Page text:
"So much for those important districts," Anakin muttered.
Leia turned slowly to Vader, smiling like a ravenous krakana. "You practiced what, exactly?"
The blastboat came to a halt, perched stiffly on its struts, and opened the cockpit hatch. The officer emerged around the prow. He carried a datapad and stylus the way black ops commandoes carried blasters and vibroshivs.
Vader decided on the spot that the galaxy would be a better place without him. Unfortunately executing irritating CoruSec officers with the Chief of State standing directly to his right was bad strategy.
"Mr. Solo, I believe," Grommis drawled. "You seem surprised. I did inform you that I am a patrol officer with Planetary Security."
"What seems to be the trouble, Officer?" Anakin sounded as though he was aiming for his father's trademark nonchalance. If so he had missed the mark.
"The trouble." Grommis swung the datapad up. From a projection node at the time sprang the traffic droid's recording of their speeder, swooping through the Works and blasting things. It began playing as Grommis read from the screen, "You ignored the traffic lanes, you disregarded multiple direct warnings, you failed to use directional signals on no less than three hundred and seventy-four turns…and ah, yes, you deliberately fired on a Droid Traffic Control Assistance Unit"—Anakin snuck a staccato scowl at Vader—"all within two hours of obtaining your first license." Grommis paused to glare before continuing. "I am, obviously, citing only your most blatant moving violations. Your reckless and indiscriminate destruction of millions of credits' worth of private and public industrial property in the Works district is a question for the city public prosecutor to handle—"
Vader did not need to look at Leia; he could physically feel the incredulous, vertical-eyebrowed disapproval of the stare she was inevitably fixing on him at the moment. He kept his attention on Grommis as he announced, "That is ridiculous. Everything in that district is beyond use for anything except target practice. Where would you prefer him to learn combat techniques?"
"A simulator, sir," retorted Grommis.
"A simulator," Vader scoffed, "is inadequate for training purposes."
"In light of the fact that Mr. Solo has trampled on nearly every section of the planetary traffic law," Grommis returned, "that is entirely irrelevant." He trained his scowl on Anakin again. "Your license, please."
With a sigh, Anakin reached for his pocket.
Once upon a lifetime ago, it had been the driving ambition of another Anakin to obtain a piloting license…and the consuming dread of one Obi-Wan Kenobi that the day would finally arrive when his headstrong, daredevil apprentice was unleashed on the galaxy's traffic routes.
Vader stepped forward. "If you are determined to blame someone, the boy was operating my vehicle, under my direction."
Anakin froze, the license half out of his pocket. Grommis paused, regarding him warily over the datapad—but the bait was irresistible. "Then I'll need to see your license, sir."
"For what purpose?" Vader loosed his reserves of sarcasm. "Identification?"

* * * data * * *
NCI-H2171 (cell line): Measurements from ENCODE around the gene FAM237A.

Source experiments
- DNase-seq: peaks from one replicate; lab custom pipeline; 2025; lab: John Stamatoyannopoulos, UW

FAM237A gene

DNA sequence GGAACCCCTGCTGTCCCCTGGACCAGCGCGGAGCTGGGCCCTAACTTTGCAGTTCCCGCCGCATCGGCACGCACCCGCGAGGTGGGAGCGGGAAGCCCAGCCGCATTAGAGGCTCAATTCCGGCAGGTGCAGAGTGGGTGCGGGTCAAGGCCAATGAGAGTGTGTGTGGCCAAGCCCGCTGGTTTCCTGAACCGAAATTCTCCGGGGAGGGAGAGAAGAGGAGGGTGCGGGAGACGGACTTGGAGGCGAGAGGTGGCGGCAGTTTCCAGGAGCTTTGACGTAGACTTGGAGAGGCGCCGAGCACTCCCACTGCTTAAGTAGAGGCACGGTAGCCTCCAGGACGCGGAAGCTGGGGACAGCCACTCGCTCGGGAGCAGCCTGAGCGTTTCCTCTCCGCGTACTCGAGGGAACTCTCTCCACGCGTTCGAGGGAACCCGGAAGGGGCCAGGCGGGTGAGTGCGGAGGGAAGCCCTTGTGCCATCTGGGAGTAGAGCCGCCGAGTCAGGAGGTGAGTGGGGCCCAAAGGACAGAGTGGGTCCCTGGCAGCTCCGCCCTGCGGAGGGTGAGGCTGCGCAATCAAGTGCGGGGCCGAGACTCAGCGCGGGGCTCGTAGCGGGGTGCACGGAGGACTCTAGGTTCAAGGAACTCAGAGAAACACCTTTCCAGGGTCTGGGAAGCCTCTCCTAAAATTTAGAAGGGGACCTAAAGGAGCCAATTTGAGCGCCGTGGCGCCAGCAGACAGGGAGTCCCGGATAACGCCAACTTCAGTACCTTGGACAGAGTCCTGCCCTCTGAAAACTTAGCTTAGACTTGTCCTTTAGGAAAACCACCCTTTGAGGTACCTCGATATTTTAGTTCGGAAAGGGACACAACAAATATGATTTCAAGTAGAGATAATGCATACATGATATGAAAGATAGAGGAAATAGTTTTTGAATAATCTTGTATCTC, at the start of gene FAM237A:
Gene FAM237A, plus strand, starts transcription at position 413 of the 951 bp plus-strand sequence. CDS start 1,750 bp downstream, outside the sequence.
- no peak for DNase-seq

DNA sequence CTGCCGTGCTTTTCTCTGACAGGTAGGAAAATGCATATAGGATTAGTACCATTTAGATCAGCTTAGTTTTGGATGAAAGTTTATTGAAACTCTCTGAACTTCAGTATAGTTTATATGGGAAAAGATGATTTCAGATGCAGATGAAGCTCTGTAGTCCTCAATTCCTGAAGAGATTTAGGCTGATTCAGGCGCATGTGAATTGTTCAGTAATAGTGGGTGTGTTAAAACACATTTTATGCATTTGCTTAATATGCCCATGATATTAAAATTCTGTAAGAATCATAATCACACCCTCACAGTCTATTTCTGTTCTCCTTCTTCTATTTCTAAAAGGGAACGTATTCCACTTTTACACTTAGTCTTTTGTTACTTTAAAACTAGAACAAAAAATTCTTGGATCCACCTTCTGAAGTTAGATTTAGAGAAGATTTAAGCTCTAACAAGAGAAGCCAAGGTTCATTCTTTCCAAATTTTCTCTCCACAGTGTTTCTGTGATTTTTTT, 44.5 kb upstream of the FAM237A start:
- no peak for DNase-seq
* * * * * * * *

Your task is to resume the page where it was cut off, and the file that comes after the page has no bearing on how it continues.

"According to the Coruscant Transportation Regulations Code, Article B section thirteen point two—"
"Or perhaps," Vader purred, taking a step closer, "you intend to fine me?" He leveled at the officer's nose the finger that had put the fear of the dark side into legions of hardened Imperial officers.
"If you refuse to comply with the legal requirement to produce a license," Grommis barked, "I assure you the consequences will cause any fine to pale in comparison!"
"I suggest you cease this discussion of drastic consequences," Vader shot back. "It would be unfortunate if I had to educate you on the subject."
"Granddad," Anakin sighed, "can't you just show him the license?"
"He does not need to see it," Vader retorted. "My identity is perfectly obvious." In the corner of his mask's vision field, Leia crossed her arms and donned the expression of an entertained observer who was blithely content to let the disaster unfold without interfering on anyone's behalf.
"Even if he doesn't need to see it, why not let him?" Anakin's reasonable expression reminded Vader that in time of peace his offspring had an irritating amount of respect for the law, a trait undoubtedly associated with their Naberrie genes. The only genes Solo could have been of use in replacing. "Is it really going to hurt? Let's just show him and we can get this over with quicker."
"I do not want to show him the—" He stopped, realizing how childish it sounded. Involuntarily his gaze flicked to his daughter. Leia's sardonic smirk galled him more than a thousand lopsided Solo grins.
"Come on, Granddad," Anakin cajoled. "Why not?"
Vader glowered at his grandson, then at Grommis, at Leia for good measure, and then at Anakin once again. "I…do not have one."
The silence stretched for several seconds. Then Leia's smirk swelled into a full-blown grin, she started laughing silently, and the dam shattered.
"You don't have one?" Anakin squeaked. "After everything I went through today and all the times you told me it was no big deal—you don't even have one?"
"Sir," bellowed Grommis, "owning and operating an airspeeder without a license is a criminal offense in this system—"
"No," Vader answered his grandson, "I do not."